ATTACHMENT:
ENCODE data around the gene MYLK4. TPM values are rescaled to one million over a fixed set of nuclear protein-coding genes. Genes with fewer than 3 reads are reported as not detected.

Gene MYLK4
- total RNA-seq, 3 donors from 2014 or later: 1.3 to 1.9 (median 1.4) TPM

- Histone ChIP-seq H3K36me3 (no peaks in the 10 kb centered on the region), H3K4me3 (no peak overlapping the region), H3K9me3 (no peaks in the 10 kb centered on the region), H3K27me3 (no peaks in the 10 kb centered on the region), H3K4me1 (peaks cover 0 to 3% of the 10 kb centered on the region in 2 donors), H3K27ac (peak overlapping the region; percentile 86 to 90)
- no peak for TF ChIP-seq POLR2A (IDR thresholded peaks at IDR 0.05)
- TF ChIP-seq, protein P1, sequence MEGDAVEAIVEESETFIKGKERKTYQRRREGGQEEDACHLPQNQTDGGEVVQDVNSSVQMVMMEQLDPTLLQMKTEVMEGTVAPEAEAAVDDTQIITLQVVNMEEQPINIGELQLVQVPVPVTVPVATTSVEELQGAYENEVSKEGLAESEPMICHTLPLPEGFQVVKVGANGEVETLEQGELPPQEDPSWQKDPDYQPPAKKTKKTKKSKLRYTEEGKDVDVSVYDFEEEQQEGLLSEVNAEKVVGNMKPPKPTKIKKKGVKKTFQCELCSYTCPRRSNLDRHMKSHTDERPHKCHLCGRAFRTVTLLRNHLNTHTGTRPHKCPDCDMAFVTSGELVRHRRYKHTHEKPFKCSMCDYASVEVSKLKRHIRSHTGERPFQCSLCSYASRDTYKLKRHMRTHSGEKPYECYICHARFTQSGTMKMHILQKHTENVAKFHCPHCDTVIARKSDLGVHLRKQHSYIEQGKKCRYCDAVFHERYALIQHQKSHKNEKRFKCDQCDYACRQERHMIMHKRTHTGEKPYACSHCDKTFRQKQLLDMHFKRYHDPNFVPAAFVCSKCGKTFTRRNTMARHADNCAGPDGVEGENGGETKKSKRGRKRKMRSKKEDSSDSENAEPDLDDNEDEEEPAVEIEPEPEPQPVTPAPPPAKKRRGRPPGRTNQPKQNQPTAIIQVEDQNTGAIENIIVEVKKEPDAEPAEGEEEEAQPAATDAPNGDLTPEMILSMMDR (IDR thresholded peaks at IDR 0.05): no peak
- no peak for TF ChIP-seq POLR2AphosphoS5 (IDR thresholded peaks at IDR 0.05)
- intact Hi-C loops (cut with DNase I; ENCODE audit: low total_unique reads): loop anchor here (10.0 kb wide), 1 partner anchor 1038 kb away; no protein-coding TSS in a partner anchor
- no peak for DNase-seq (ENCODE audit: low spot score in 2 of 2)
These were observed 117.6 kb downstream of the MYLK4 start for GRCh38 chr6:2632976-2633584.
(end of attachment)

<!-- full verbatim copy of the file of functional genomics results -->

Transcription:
ENCODE data around the gene MYLK4. TPM values are rescaled to one million over a fixed set of nuclear protein-coding genes. Genes with fewer than 3 reads are reported as not detected.

Gene MYLK4
- total RNA-seq, 3 donors from 2014 or later: 1.3 to 1.9 (median 1.4) TPM

- Histone ChIP-seq H3K36me3 (no peaks in the 10 kb centered on the region), H3K4me3 (no peak overlapping the region), H3K9me3 (no peaks in the 10 kb centered on the region), H3K27me3 (no peaks in the 10 kb centered on the region), H3K4me1 (peaks cover 0 to 3% of the 10 kb centered on the region in 2 donors), H3K27ac (peak overlapping the region; percentile 86 to 90)
- no peak for TF ChIP-seq POLR2A (IDR thresholded peaks at IDR 0.05)
- TF ChIP-seq, protein P1, sequence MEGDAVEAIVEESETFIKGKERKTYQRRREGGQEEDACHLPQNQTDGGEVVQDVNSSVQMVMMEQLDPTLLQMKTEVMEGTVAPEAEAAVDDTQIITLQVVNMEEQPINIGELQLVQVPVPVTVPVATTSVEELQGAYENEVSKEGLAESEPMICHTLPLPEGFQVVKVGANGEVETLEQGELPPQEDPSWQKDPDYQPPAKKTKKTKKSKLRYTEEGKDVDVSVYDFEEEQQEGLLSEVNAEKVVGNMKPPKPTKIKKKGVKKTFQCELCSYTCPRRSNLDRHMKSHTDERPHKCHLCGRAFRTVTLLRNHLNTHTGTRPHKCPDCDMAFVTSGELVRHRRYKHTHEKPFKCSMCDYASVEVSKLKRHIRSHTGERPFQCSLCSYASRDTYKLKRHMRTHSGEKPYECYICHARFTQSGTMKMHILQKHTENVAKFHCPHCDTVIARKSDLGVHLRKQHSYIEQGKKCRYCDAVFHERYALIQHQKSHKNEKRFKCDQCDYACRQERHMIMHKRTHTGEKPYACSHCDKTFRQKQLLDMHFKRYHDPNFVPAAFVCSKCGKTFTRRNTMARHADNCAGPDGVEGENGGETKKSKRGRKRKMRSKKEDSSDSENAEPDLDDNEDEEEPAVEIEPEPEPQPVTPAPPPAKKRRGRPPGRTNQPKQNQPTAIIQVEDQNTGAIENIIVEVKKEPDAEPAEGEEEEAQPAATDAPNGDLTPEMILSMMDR (IDR thresholded peaks at IDR 0.05): no peak
- no peak for TF ChIP-seq POLR2AphosphoS5 (IDR thresholded peaks at IDR 0.05)
- intact Hi-C loops (cut with DNase I; ENCODE audit: low total_unique reads): loop anchor here (10.0 kb wide), 1 partner anchor 1038 kb away; no protein-coding TSS in a partner anchor
- no peak for DNase-seq (ENCODE audit: low spot score in 2 of 2)
These were observed 117.6 kb downstream of the MYLK4 start for GRCh38 chr6:2632976-2633584.